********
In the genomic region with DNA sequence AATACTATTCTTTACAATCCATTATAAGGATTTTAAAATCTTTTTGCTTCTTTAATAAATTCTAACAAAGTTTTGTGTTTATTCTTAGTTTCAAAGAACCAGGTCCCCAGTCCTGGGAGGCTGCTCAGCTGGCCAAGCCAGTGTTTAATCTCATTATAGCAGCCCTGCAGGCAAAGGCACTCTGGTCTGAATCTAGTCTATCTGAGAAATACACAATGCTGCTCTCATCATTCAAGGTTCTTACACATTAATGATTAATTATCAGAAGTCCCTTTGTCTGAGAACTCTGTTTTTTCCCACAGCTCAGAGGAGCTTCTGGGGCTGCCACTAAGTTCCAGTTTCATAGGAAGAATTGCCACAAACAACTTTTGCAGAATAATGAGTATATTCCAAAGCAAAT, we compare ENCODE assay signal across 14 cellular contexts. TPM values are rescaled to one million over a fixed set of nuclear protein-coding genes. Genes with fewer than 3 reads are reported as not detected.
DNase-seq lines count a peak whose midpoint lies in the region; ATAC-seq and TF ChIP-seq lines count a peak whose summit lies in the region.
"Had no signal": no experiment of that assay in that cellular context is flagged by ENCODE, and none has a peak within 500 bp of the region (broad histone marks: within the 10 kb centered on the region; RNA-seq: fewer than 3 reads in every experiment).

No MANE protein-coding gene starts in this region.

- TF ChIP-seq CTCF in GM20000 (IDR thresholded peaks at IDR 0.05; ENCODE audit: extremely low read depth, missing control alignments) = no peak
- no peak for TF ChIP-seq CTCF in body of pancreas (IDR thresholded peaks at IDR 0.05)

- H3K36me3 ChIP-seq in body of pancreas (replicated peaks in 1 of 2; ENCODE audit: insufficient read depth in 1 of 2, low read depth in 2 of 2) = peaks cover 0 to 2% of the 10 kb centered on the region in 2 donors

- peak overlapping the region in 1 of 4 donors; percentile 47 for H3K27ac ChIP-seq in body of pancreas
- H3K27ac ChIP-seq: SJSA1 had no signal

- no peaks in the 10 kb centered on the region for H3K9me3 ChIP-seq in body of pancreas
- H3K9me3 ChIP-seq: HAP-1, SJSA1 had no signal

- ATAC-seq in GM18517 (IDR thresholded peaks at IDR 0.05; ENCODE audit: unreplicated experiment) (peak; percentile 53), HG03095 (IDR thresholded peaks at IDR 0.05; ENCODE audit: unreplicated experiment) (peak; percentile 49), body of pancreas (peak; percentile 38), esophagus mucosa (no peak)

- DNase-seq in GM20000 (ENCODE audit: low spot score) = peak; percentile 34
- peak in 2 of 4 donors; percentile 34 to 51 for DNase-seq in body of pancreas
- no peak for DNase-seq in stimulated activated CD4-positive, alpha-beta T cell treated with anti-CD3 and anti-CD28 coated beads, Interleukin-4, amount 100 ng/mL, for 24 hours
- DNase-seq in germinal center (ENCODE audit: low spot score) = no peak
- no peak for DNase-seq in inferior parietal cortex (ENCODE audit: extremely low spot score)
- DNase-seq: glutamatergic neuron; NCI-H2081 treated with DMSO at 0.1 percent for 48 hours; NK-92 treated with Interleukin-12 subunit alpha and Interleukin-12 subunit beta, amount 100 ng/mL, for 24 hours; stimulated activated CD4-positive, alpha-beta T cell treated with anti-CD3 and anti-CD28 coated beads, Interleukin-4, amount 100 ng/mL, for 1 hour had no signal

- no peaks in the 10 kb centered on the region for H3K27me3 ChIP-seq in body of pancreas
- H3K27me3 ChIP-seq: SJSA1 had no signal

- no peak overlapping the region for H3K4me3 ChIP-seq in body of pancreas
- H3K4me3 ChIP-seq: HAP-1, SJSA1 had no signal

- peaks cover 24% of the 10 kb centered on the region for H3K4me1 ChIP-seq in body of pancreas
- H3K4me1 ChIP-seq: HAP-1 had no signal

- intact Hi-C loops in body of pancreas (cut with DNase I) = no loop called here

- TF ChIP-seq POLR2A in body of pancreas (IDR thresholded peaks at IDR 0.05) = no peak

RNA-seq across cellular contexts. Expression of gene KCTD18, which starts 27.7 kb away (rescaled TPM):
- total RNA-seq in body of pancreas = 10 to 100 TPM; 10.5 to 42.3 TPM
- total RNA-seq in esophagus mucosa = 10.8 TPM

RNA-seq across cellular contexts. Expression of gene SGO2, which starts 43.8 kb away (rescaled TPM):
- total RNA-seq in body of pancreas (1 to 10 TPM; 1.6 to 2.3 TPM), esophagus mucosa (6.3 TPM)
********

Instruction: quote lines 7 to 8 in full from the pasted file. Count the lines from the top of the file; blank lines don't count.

- H3K36me3 ChIP-seq in body of pancreas (replicated peaks in 1 of 2; ENCODE audit: insufficient read depth in 1 of 2, low read depth in 2 of 2) = peaks cover 0 to 2% of the 10 kb centered on the region in 2 donors

- peak overlapping the region in 1 of 4 donors; percentile 47 for H3K27ac ChIP-seq in body of pancreas